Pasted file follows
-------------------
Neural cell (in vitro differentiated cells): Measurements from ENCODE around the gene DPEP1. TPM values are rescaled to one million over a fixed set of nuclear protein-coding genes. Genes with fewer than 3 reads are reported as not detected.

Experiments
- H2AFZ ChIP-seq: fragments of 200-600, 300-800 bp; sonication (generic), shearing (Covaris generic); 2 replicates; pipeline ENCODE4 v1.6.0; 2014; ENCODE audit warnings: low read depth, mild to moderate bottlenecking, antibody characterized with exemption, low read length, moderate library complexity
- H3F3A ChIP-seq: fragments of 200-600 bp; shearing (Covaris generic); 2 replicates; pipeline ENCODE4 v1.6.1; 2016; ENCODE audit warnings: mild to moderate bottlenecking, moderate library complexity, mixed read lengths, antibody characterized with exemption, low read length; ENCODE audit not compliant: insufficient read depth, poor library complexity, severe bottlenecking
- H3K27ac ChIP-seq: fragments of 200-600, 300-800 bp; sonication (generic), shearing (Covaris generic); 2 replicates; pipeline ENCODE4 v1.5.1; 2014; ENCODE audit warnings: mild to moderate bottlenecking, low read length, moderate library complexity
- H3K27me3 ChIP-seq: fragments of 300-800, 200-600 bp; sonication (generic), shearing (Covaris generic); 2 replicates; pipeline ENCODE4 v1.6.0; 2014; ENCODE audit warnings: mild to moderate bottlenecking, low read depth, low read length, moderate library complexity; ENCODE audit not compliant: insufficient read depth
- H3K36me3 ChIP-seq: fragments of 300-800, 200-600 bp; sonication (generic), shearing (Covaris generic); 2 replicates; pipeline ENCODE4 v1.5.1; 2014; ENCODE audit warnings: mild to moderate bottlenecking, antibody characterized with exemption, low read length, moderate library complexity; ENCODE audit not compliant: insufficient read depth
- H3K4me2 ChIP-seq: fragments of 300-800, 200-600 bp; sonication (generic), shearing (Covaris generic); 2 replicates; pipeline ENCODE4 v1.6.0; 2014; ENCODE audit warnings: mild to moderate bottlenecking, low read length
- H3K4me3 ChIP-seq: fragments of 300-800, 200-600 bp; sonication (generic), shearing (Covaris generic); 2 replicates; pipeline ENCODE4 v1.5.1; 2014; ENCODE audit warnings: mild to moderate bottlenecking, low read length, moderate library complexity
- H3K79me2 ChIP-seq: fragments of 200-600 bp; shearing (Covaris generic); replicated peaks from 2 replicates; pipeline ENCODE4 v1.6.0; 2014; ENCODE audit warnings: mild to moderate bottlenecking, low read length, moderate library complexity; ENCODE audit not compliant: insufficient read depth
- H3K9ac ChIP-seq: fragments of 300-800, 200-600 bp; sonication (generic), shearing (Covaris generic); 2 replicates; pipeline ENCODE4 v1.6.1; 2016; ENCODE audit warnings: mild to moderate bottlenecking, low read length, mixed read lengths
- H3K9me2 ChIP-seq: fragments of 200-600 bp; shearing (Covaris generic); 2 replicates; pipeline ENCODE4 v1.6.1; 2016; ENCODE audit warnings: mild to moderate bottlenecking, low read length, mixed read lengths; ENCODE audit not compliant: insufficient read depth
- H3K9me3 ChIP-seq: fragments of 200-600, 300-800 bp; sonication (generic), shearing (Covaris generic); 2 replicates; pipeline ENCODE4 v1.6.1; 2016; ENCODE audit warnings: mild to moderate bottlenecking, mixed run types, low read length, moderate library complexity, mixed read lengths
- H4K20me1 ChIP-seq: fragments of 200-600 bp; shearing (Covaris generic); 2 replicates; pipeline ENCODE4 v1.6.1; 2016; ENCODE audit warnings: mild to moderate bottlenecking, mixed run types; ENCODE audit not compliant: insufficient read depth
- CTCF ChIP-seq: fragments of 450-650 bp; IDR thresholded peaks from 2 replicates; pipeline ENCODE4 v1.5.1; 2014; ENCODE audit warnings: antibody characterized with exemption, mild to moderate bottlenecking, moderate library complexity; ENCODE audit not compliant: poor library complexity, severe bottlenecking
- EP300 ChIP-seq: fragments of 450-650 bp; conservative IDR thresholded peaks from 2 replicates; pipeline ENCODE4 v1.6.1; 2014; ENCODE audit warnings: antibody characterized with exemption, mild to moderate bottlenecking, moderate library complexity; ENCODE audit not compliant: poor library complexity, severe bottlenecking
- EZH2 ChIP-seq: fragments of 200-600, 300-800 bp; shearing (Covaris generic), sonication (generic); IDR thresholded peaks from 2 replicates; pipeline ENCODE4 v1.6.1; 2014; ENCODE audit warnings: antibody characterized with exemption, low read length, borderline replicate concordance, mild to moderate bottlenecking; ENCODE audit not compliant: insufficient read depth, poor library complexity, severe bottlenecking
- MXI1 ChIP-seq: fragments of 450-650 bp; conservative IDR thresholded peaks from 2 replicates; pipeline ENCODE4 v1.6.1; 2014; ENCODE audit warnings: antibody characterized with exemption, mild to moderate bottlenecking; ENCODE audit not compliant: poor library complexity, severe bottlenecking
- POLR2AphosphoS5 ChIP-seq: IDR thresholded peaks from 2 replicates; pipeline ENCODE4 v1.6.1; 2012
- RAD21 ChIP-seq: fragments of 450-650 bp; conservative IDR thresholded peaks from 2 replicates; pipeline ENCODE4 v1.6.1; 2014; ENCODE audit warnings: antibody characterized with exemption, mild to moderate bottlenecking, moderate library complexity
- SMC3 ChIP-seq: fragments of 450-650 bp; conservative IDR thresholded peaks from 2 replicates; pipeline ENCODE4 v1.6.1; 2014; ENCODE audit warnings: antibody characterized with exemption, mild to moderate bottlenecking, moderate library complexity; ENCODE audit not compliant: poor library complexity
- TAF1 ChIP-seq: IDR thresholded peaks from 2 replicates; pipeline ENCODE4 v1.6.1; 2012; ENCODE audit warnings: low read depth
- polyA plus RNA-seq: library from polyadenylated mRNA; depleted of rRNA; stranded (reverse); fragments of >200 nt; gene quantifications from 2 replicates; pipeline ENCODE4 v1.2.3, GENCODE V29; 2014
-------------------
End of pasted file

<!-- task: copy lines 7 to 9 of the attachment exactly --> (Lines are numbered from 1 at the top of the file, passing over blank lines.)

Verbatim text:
- H3K36me3 ChIP-seq: fragments of 300-800, 200-600 bp; sonication (generic), shearing (Covaris generic); 2 replicates; pipeline ENCODE4 v1.5.1; 2014; ENCODE audit warnings: mild to moderate bottlenecking, antibody characterized with exemption, low read length, moderate library complexity; ENCODE audit not compliant: insufficient read depth
- H3K4me2 ChIP-seq: fragments of 300-800, 200-600 bp; sonication (generic), shearing (Covaris generic); 2 replicates; pipeline ENCODE4 v1.6.0; 2014; ENCODE audit warnings: mild to moderate bottlenecking, low read length
- H3K4me3 ChIP-seq: fragments of 300-800, 200-600 bp; sonication (generic), shearing (Covaris generic); 2 replicates; pipeline ENCODE4 v1.5.1; 2014; ENCODE audit warnings: mild to moderate bottlenecking, low read length, moderate library complexity